The Mandatory Bid Rule (MBR) forms an important part of the EU Directive (2004/25) on Takeover Bids. The MBR is generally seen as a benign protection of investors in listed companies. The Directive itself, on the other hand, is widely seen as unsuccessful. This was probably because it went well beyond its purpose of settling the formalities surrounding cross-border takeover bids, e.g. publication, minimum information about the bid, duration, and choice of applicable law and competent authority. Instead, it ventured to harmonise corporate governance, which is notoriously ill-suited for harmonisation.
This paper is a lecture delivered at a conference in 2016 marking the 10th anniversary of the Directive. It lays out the many well-known arguments against the MBR. It is unnecessary, because companies could adopt such a rule in their bylaws if they really want it. It is unjust, because there is no equality among shareholders in the secondary market and shareholders don’t have a claim on any ‘control premium’, which is an elusive concept anyway. It is inefficient, because its main purpose is to protect incumbent management against shareholder control and the MBR consequently prevents the necessary monitoring and disciplining available to shareholders acting in concert. By increasing the cost of company restructuring, it reduces the instances of takeovers, which the Directive was supposed to foster, and the relative efficiency that may arise in certain cases where synergies happen to serve as private benefits does not compensate for the overall loss of efficiency and damage to shareholder control and monitoring.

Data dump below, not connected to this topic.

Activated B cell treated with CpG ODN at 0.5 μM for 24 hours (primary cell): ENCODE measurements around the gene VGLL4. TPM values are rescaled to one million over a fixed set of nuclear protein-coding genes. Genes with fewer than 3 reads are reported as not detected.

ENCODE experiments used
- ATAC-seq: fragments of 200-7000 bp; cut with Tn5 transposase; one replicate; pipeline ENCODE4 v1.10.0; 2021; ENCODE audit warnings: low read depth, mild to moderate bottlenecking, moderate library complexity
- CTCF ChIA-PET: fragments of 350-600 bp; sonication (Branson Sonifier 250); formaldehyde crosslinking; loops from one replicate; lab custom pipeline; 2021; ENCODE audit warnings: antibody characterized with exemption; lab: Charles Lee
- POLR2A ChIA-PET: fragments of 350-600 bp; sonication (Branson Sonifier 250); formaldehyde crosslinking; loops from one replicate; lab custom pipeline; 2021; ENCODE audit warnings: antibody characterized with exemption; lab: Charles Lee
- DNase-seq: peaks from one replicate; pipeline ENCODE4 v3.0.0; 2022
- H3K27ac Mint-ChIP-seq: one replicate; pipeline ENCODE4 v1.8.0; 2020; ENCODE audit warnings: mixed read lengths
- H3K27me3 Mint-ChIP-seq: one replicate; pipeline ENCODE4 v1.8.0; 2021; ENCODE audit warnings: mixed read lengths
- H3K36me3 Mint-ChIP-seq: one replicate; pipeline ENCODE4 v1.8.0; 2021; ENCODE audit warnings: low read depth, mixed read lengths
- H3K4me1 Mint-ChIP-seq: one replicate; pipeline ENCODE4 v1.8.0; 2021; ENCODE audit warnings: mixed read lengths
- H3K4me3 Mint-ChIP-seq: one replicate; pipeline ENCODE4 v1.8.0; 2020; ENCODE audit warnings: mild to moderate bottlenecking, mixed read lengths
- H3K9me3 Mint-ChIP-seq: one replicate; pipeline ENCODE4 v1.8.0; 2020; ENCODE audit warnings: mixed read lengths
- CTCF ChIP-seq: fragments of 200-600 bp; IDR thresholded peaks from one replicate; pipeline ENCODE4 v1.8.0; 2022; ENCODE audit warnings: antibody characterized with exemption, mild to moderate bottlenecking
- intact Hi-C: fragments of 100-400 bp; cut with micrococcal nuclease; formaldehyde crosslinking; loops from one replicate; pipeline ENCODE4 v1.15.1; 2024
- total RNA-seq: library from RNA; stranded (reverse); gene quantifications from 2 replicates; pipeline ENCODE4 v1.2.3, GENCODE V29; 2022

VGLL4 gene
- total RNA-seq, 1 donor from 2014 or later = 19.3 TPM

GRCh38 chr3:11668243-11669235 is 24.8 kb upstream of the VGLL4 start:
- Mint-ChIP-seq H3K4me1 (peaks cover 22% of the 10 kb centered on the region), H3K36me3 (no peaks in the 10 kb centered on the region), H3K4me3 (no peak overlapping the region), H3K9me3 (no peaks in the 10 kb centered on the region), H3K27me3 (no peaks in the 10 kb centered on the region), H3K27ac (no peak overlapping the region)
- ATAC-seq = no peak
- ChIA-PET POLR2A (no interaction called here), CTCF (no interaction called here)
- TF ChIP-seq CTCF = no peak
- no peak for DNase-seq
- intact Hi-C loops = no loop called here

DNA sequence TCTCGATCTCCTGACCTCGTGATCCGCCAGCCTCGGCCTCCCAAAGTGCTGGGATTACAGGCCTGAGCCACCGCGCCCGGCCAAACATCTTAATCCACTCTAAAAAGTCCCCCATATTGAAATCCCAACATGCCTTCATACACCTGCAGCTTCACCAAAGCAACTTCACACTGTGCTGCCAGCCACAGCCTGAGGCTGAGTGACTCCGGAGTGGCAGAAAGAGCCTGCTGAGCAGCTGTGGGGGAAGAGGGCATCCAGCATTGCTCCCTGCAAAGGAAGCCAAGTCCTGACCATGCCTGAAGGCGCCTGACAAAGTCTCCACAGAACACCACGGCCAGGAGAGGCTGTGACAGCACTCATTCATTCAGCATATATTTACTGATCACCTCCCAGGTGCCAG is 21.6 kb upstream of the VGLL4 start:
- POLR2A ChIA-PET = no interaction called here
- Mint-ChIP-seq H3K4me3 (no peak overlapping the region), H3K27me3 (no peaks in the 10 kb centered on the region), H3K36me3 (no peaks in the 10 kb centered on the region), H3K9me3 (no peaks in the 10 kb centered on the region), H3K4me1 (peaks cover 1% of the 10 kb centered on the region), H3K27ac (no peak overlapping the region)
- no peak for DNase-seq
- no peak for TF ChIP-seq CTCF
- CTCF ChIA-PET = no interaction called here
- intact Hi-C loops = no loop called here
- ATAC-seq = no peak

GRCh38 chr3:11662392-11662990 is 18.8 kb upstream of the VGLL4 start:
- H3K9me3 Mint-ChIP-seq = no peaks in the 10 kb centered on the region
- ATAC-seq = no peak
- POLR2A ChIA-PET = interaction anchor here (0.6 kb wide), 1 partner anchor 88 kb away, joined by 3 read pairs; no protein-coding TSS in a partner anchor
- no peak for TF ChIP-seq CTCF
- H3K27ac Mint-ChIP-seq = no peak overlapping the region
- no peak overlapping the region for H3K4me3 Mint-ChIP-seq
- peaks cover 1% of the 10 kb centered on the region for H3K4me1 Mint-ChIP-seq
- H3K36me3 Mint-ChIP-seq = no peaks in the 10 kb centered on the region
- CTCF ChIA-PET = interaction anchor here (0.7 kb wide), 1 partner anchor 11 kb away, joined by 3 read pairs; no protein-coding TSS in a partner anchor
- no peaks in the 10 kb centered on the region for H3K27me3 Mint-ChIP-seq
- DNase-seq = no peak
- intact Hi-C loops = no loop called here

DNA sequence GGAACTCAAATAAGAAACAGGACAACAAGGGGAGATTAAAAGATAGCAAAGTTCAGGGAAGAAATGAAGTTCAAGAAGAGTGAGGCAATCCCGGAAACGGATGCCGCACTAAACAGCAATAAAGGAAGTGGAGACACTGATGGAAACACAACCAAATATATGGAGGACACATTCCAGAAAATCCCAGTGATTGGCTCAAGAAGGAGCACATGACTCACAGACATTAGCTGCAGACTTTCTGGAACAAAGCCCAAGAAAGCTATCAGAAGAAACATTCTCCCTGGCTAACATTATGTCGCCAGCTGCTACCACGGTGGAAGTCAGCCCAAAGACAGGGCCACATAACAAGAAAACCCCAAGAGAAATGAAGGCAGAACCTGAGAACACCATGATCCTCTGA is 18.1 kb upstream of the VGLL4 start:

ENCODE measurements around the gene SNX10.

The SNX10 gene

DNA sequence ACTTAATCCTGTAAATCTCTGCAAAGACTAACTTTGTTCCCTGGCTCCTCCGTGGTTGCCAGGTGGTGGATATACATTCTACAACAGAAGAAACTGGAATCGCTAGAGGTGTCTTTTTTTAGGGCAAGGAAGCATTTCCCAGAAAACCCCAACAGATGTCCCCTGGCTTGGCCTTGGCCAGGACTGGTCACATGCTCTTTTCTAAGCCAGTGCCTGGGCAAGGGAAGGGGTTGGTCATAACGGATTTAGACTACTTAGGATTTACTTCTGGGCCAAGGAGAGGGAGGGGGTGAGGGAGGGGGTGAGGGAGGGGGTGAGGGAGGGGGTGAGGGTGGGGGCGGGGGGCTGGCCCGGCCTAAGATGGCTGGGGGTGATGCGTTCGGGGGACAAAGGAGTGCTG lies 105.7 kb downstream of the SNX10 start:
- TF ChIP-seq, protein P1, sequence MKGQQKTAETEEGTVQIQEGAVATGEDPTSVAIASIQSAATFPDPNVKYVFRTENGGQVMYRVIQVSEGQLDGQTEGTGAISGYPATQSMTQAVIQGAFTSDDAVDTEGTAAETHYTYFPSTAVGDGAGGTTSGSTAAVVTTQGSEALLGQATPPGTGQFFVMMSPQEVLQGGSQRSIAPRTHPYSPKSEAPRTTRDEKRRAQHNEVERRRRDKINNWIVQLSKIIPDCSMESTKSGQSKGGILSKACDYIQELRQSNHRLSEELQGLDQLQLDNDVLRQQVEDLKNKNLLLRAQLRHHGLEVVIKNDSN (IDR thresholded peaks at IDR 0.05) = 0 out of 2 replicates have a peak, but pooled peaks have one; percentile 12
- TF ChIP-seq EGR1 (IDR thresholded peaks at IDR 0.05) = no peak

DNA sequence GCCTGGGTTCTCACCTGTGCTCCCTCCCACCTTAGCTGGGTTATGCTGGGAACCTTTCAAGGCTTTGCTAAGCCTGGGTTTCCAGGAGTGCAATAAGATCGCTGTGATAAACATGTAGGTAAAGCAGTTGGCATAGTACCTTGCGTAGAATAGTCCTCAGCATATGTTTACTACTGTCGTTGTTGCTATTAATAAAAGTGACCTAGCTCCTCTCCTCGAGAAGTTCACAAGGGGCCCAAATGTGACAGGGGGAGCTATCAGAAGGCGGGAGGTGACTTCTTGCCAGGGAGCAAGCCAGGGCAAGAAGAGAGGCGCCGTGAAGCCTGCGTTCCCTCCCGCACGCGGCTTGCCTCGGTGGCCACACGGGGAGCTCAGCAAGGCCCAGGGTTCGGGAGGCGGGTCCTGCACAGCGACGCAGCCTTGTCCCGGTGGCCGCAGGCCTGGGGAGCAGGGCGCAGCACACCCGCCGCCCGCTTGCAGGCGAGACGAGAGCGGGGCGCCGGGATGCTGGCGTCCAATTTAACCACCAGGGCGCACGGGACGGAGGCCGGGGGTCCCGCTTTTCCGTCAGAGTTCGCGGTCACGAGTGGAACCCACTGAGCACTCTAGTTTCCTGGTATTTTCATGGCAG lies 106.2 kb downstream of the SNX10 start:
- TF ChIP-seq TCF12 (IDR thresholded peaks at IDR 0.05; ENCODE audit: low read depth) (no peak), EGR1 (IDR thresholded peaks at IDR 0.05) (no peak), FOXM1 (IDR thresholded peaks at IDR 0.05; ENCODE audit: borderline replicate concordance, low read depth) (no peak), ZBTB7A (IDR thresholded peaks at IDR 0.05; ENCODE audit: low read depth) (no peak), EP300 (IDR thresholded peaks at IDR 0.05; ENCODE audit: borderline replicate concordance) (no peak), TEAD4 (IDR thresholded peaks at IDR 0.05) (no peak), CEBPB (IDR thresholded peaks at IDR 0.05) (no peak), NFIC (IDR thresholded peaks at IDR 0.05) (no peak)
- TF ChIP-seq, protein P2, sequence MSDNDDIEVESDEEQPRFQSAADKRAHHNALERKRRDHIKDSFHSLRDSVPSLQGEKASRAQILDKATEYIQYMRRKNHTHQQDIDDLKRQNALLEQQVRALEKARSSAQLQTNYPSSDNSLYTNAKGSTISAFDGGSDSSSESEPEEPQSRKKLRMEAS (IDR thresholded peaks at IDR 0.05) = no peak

The MBR is undeniably popular, however, because management likes the protection and isolation from shareholders that it offers; politicians like the reduction of takeovers that may result in lay-offs among their constituencies and many have a natural deference for anything labelled investor protection; and investors, especially institutional investors who are often holding minority stakes, like the windfall that it offers, almost like a lottery paid for by others. So, there is little chance of the MBR disappearing any time soon.
It is a sad outcome well described in public choice theory: a rule that favours small vocal groups will remain even if the detrimental effect of the rule to society overall is far greater. In a time when the EU is becoming ever more unpopular, we should take the MBR as a lesson in what the powerful instrument of EU law should not be used for.
Jesper Lau Hansen is a Professor of Law at the University of Copenhagen and an occasional contributor to the Oxford Business Law Blog.